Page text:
The implication is that there are a lot of patients who were told their embryos were hopeless when there was some chance they could have worked. If you are one such patient, and still interested in conceiving, you may want to ask your clinic if your embryos were mosaic.

But Not All Doctors Want You to Know

It now seems obvious that just as we make a distinction between “normal” and “abnormal” embryos, we need to begin making a distinction for “mosaic” embryos, and even the types of mosaic embryos. Having a forced hierarchy of embryo quality can help the patient and doctor prioritize for the 80% of patients who have access to more than one embryo to choose from.

Stunningly, many labs refuse to tell patients if their embryos are mosaic. Many clinics told their patients to do PGS because of its valuable “thumbs up, thumbs down” decisiveness and are now not pleased that they have to explain to patients that there’s ambiguity. In fact, we’ve come across a number of the third-party labs that don’t even tell the clinics themselves because their “client clinics would rather not know.” Even if it’s very close to the line, they just make a black and white judgment call, with no shades of grey.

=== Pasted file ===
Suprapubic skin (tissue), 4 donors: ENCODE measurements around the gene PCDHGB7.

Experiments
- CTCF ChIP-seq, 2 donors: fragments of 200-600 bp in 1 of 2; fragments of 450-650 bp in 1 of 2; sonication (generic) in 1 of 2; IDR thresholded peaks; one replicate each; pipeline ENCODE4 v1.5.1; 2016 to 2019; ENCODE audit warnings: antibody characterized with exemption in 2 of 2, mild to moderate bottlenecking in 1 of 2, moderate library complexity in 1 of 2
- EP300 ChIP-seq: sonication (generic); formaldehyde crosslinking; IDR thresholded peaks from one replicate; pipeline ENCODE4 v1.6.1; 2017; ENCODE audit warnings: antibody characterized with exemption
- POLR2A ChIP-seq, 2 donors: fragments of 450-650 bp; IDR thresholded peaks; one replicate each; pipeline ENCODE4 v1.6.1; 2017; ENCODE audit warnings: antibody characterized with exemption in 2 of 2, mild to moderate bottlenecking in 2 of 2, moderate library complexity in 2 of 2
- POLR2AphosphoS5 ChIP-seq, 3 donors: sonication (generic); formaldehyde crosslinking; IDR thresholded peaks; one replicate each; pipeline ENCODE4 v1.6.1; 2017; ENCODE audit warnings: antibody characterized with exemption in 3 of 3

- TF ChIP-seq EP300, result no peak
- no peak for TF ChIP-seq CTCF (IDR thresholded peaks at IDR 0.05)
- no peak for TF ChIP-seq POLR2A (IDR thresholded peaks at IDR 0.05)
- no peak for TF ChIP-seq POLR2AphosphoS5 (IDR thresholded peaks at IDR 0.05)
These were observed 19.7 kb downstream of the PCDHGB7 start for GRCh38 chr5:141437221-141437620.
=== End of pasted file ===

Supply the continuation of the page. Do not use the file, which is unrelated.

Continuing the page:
The reality is that you are the client, not the clinic, as you pay the third-party laboratory directly, and it is your medical information.

This is clearly an issue for patients, and if your decide to have PGS performed, you should have an understanding in place with your clinic and outside laboratory that you will see a breakdown of results that include which embryos are mosaic, and that you will come up with a plan as a team to ranks which embryos to use based on what the data shows.

Related Courses

Related Lessons

Popular Topics